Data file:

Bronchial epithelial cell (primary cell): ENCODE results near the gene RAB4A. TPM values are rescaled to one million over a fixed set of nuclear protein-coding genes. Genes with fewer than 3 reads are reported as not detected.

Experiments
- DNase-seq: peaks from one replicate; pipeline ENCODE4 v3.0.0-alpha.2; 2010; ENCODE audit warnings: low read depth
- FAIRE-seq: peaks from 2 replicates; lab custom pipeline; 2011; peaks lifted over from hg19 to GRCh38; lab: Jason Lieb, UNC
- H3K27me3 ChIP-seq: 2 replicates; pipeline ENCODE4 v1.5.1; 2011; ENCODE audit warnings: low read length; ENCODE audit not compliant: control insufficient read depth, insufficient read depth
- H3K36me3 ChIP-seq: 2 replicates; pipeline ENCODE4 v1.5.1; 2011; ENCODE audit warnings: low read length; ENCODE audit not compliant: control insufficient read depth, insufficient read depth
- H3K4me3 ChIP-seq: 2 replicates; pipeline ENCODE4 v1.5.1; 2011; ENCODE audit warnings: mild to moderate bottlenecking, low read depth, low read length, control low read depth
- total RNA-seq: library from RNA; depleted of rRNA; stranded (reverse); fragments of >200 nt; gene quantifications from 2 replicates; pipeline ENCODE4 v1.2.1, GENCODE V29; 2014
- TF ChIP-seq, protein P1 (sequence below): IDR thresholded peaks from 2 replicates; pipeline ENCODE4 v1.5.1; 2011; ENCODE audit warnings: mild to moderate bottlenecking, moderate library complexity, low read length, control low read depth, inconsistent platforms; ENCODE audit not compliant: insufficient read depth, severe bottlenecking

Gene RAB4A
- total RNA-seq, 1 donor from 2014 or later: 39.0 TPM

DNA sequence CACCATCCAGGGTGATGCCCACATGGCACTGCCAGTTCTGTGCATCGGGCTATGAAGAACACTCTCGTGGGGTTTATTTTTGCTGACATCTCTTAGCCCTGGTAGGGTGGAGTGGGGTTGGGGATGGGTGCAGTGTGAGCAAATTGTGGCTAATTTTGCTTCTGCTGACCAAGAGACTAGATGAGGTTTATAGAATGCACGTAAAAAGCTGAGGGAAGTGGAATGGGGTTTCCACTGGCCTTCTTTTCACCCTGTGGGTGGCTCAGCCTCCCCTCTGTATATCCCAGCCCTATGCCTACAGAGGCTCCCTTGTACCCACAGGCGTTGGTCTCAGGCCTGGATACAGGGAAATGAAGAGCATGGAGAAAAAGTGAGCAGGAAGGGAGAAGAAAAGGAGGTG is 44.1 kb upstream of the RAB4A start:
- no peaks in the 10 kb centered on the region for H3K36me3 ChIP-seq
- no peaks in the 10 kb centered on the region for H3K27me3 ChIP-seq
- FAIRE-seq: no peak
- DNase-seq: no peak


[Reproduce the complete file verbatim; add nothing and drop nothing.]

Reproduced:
Bronchial epithelial cell (primary cell): ENCODE results near the gene RAB4A. TPM values are rescaled to one million over a fixed set of nuclear protein-coding genes. Genes with fewer than 3 reads are reported as not detected.

Experiments
- DNase-seq: peaks from one replicate; pipeline ENCODE4 v3.0.0-alpha.2; 2010; ENCODE audit warnings: low read depth
- FAIRE-seq: peaks from 2 replicates; lab custom pipeline; 2011; peaks lifted over from hg19 to GRCh38; lab: Jason Lieb, UNC
- H3K27me3 ChIP-seq: 2 replicates; pipeline ENCODE4 v1.5.1; 2011; ENCODE audit warnings: low read length; ENCODE audit not compliant: control insufficient read depth, insufficient read depth
- H3K36me3 ChIP-seq: 2 replicates; pipeline ENCODE4 v1.5.1; 2011; ENCODE audit warnings: low read length; ENCODE audit not compliant: control insufficient read depth, insufficient read depth
- H3K4me3 ChIP-seq: 2 replicates; pipeline ENCODE4 v1.5.1; 2011; ENCODE audit warnings: mild to moderate bottlenecking, low read depth, low read length, control low read depth
- total RNA-seq: library from RNA; depleted of rRNA; stranded (reverse); fragments of >200 nt; gene quantifications from 2 replicates; pipeline ENCODE4 v1.2.1, GENCODE V29; 2014
- TF ChIP-seq, protein P1 (sequence below): IDR thresholded peaks from 2 replicates; pipeline ENCODE4 v1.5.1; 2011; ENCODE audit warnings: mild to moderate bottlenecking, moderate library complexity, low read length, control low read depth, inconsistent platforms; ENCODE audit not compliant: insufficient read depth, severe bottlenecking

Gene RAB4A
- total RNA-seq, 1 donor from 2014 or later: 39.0 TPM

DNA sequence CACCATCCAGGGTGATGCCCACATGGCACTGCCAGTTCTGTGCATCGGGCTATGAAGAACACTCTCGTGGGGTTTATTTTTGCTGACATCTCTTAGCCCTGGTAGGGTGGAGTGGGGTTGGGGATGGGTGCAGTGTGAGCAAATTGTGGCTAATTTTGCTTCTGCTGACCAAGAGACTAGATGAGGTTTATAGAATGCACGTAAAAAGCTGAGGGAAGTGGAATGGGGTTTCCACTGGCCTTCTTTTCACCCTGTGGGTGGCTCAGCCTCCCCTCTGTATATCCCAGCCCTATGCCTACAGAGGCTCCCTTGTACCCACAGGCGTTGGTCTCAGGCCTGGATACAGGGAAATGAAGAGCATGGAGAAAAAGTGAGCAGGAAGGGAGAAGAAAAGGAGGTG is 44.1 kb upstream of the RAB4A start:
- no peaks in the 10 kb centered on the region for H3K36me3 ChIP-seq
- no peaks in the 10 kb centered on the region for H3K27me3 ChIP-seq
- FAIRE-seq: no peak
- DNase-seq: no peak